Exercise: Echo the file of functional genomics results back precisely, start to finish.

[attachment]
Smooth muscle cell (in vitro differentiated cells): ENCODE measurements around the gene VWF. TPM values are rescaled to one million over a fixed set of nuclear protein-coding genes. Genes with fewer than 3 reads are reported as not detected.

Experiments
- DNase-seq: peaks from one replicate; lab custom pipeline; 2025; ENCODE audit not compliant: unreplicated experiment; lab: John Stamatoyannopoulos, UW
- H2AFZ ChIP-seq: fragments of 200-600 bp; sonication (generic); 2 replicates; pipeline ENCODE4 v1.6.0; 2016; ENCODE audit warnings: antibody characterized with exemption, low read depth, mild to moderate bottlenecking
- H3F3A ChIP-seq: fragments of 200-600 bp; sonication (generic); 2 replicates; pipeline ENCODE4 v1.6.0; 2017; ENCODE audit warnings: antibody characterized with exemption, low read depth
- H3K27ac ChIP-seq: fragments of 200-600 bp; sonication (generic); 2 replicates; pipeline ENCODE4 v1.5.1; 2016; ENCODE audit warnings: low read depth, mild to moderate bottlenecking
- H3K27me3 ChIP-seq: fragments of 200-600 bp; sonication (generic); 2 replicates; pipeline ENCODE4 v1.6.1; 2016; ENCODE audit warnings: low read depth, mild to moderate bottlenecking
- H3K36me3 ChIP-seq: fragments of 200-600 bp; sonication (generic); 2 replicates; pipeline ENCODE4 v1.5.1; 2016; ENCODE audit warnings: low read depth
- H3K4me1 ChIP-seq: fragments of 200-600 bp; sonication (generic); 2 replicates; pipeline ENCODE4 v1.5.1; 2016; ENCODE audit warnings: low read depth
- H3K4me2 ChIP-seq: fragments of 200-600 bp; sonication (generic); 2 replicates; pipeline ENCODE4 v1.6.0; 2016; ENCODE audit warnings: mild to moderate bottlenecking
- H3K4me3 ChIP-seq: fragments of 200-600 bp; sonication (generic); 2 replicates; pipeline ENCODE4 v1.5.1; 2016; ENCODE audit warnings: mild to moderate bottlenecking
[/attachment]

Smooth muscle cell (in vitro differentiated cells): ENCODE measurements around the gene VWF. TPM values are rescaled to one million over a fixed set of nuclear protein-coding genes. Genes with fewer than 3 reads are reported as not detected.

Experiments
- DNase-seq: peaks from one replicate; lab custom pipeline; 2025; ENCODE audit not compliant: unreplicated experiment; lab: John Stamatoyannopoulos, UW
- H2AFZ ChIP-seq: fragments of 200-600 bp; sonication (generic); 2 replicates; pipeline ENCODE4 v1.6.0; 2016; ENCODE audit warnings: antibody characterized with exemption, low read depth, mild to moderate bottlenecking
- H3F3A ChIP-seq: fragments of 200-600 bp; sonication (generic); 2 replicates; pipeline ENCODE4 v1.6.0; 2017; ENCODE audit warnings: antibody characterized with exemption, low read depth
- H3K27ac ChIP-seq: fragments of 200-600 bp; sonication (generic); 2 replicates; pipeline ENCODE4 v1.5.1; 2016; ENCODE audit warnings: low read depth, mild to moderate bottlenecking
- H3K27me3 ChIP-seq: fragments of 200-600 bp; sonication (generic); 2 replicates; pipeline ENCODE4 v1.6.1; 2016; ENCODE audit warnings: low read depth, mild to moderate bottlenecking
- H3K36me3 ChIP-seq: fragments of 200-600 bp; sonication (generic); 2 replicates; pipeline ENCODE4 v1.5.1; 2016; ENCODE audit warnings: low read depth
- H3K4me1 ChIP-seq: fragments of 200-600 bp; sonication (generic); 2 replicates; pipeline ENCODE4 v1.5.1; 2016; ENCODE audit warnings: low read depth
- H3K4me2 ChIP-seq: fragments of 200-600 bp; sonication (generic); 2 replicates; pipeline ENCODE4 v1.6.0; 2016; ENCODE audit warnings: mild to moderate bottlenecking
- H3K4me3 ChIP-seq: fragments of 200-600 bp; sonication (generic); 2 replicates; pipeline ENCODE4 v1.5.1; 2016; ENCODE audit warnings: mild to moderate bottlenecking